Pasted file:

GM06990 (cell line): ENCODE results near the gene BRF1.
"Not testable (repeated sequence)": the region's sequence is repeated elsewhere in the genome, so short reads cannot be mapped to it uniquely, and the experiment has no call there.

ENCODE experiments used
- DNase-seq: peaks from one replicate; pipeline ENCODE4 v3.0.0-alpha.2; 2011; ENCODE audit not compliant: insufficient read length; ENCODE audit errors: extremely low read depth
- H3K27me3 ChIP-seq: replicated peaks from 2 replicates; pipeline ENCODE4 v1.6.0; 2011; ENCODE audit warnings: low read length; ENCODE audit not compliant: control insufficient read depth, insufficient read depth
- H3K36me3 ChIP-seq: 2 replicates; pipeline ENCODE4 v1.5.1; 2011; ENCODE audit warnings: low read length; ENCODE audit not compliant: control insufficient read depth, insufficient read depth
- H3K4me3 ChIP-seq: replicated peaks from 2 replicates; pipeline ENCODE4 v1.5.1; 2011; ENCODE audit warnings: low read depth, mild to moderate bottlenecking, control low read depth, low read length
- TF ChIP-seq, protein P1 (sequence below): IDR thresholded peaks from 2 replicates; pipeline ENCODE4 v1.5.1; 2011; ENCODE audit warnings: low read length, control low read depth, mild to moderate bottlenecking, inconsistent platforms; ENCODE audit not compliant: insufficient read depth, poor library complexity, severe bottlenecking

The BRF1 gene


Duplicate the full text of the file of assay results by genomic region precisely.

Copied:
GM06990 (cell line): ENCODE results near the gene BRF1.
"Not testable (repeated sequence)": the region's sequence is repeated elsewhere in the genome, so short reads cannot be mapped to it uniquely, and the experiment has no call there.

ENCODE experiments used
- DNase-seq: peaks from one replicate; pipeline ENCODE4 v3.0.0-alpha.2; 2011; ENCODE audit not compliant: insufficient read length; ENCODE audit errors: extremely low read depth
- H3K27me3 ChIP-seq: replicated peaks from 2 replicates; pipeline ENCODE4 v1.6.0; 2011; ENCODE audit warnings: low read length; ENCODE audit not compliant: control insufficient read depth, insufficient read depth
- H3K36me3 ChIP-seq: 2 replicates; pipeline ENCODE4 v1.5.1; 2011; ENCODE audit warnings: low read length; ENCODE audit not compliant: control insufficient read depth, insufficient read depth
- H3K4me3 ChIP-seq: replicated peaks from 2 replicates; pipeline ENCODE4 v1.5.1; 2011; ENCODE audit warnings: low read depth, mild to moderate bottlenecking, control low read depth, low read length
- TF ChIP-seq, protein P1 (sequence below): IDR thresholded peaks from 2 replicates; pipeline ENCODE4 v1.5.1; 2011; ENCODE audit warnings: low read length, control low read depth, mild to moderate bottlenecking, inconsistent platforms; ENCODE audit not compliant: insufficient read depth, poor library complexity, severe bottlenecking

The BRF1 gene